Panamax M5400-PM Review
September 29, 2020 – by Per Christensson
"Improves Picture and Sound."
Those seemingly hyperbolic words are printed on the box of the Panamax M5400-PM power conditioner. I understand a surge protector can protect electronics. It makes sense that a power conditioner can prolong the life of electronic devices. But improve audio and video quality? Come on.
Here's thing crazy thing... it actually does.
After unboxing my new Panamax M5400-PM, I spent more than an hour disconnecting all my home theater devices from my old Monster Power line conditioner and connecting them to my new Panamax box. If you're wondering why it took so long, let's just say there were a lot of hard to reach cables in a cramped and very dark space. I do not envy people who configure home theater systems for a living.
The back of the M5400-PM includes 10 clearly-labeled outlets, separated into five isolated banks. Bank 5 is a high-current bank, which is a nice feature, but since there is only one high-current bank, I had to plug my only two high-current devices into the same bank, which I was hoping to avoid. So my Denon AVR-X4500H receiver and my Bowers and Wilkins DB4S subwoofer are both plugged into bank 5.
Also why is bank 5 on the left? And why are all the receptacles upside down?
When I finally plugged in the power conditioner to my wall outlet, everything started up like a charm. The first thing I noticed was the sequenced startup, which delays the powering on of individual outlet banks. This feature prevents a surge of power from hitting all the connected devices at once. After about five seconds, the M5400-PM sent power to my receiver and subwoofer, which confirmed I had connected the devices correctly.
The second thing I noticed was the bright lights on the front. This thing can seriously light up your entire room if you leave the brightness setting on high. I was shocked to discover there is no way to turn all the lights off. What's also annoying is that even the lowest brightness setting still shows the backlit "Voltage In" and "Voltage Out" text — but without displaying the voltage. Who thought this made sense? And then as soon as you bump the brightness setting up one notch, the blue rings appear around the voltage, making the power conditioner visible from a mile away.
I understand that many people place their power conditioner in an AV box with frosted glass. But for those of us without such fancy hardware, the lights are seriously distracting. The brightness settings should be:
Instead, the brightness options are:
I don't understand how things like this get through quality control.
But let's talk about performance. As soon as I turned on my TV, I heard the difference. The sound was more clear, and I could hear more separation between frequencies. It was like I had EQ'd or recalibrated my home theater, but all I did was plug my equipment into a new power conditioner. Amazing.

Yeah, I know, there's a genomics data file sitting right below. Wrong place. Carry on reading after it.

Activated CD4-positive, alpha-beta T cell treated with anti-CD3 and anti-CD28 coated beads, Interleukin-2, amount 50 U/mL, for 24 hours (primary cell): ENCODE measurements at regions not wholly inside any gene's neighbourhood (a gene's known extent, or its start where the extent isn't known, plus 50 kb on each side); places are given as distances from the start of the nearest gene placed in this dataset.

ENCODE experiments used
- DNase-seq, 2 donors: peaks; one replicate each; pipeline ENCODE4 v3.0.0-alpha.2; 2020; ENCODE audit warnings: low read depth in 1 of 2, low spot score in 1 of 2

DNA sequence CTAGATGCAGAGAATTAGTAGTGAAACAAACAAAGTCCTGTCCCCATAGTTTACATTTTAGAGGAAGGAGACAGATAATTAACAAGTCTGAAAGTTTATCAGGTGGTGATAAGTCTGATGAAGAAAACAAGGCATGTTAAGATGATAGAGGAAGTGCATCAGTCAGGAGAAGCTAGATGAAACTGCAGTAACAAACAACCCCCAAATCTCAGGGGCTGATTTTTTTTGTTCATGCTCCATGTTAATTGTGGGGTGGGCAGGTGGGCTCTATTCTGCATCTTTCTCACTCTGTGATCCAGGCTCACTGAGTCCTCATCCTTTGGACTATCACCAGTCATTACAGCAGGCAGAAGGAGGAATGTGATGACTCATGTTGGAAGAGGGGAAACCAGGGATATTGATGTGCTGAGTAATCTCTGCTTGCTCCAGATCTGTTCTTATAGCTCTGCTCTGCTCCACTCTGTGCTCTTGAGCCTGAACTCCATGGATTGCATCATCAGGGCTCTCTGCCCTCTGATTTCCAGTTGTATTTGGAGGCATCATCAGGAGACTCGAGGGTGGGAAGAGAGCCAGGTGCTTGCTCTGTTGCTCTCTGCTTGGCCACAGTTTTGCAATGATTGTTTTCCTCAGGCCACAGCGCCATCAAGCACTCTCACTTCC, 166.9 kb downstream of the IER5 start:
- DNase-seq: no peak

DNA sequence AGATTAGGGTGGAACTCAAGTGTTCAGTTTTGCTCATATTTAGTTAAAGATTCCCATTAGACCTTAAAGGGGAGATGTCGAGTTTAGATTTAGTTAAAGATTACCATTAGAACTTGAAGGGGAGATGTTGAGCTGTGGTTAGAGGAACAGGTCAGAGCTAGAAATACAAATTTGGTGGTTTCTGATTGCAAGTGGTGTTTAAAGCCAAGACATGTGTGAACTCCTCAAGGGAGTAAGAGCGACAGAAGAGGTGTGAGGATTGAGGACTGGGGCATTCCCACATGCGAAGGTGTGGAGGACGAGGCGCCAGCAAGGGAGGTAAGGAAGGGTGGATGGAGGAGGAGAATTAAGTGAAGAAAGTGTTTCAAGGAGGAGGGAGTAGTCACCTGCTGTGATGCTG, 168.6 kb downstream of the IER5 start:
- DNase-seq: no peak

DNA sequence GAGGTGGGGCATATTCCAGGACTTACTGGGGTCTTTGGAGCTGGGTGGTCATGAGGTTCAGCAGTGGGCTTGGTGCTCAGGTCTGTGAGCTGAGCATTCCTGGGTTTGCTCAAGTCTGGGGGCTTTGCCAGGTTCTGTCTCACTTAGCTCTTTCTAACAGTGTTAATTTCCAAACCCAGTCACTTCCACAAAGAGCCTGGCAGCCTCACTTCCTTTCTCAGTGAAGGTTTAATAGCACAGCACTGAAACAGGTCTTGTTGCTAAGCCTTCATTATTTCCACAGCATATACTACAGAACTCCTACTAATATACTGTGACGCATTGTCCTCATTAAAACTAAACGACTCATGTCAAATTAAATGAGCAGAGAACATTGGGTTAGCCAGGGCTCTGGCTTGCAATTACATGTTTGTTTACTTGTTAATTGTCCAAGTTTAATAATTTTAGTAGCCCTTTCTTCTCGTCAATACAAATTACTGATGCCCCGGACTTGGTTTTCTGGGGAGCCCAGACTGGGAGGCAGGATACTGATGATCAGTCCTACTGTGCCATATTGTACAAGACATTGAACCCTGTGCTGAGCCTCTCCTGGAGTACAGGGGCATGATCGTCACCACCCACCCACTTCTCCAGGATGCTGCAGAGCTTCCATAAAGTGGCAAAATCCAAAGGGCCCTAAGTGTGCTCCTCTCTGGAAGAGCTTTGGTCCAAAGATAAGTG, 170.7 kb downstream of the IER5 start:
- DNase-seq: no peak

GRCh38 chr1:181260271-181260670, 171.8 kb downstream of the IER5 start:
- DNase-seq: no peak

I was especially surprised because I was so skeptical before trying out this Panamax device. But my skepticism further validates the improvement in audio quality I heard. It's almost like I have new speakers. I wish I could say the device improved the video as well, but since my Sony A9F is wall-mounted, I have it plugged into a compact WattBox line conditioner.
On a less-positive, I can't tell if the voltage regulation feature of the M5400-PM works (the main difference between this model and the M5300-PM). Whenever "voltage in" changes from 118 to 122, the "voltage out" value changes with it. I thought "voltage out" would stay at 120v, but I guess not. I emailed Panamax support over a week ago and still have not received a response. Maybe there is a threshold before the voltage regulator kicks in, but I'm not sure because the one-page manual included with the power conditioner didn't mention it. If anyone knows how this works, I welcome your comments.
The device also emits a faint low-frequency buzz, which is nearly inaudible most of the time, but seems to kick up when the voltage regulator is working harder. For example, when I turn on my AVR, the Panamax buzzes a little louder for a few seconds. I am especially sensitive to buzzes and background noises, so I was concerned this would be an issue. But I'm happy to say the "hum" from the voltage regulator has not been noticeable enough to bother me, even in a quiet room when all the devices are off.
The Panamax M5400-PM does what it says it will do — it improves audio quality. It probably enhances video as well; I just couldn't test it directly. The question is whether or not this gadget is worth a retail price of over $800. If you don't have low/high voltage issues, the M5300-PM might be a better option, and you won't have to worry about any buzz or hum.
I also compared the Panamax M5400-PM vs the Furman Elite-15 PFi power conditioner. I was going to use the Furman instead, but the bright blue light on the front of the Elite-15 PFi was not dimmable at all (what is the deal with this?) and I noticed better sound quality with the Panamax. So I plan to keep using the M5400-PM with the lights on the dimmest setting.
With a price tag higher than a PlayStation 5, the Panamax M5400-PM is not for everyone. But if you have a high-end audio system and want the best sound quality possible, it's a necessary addition.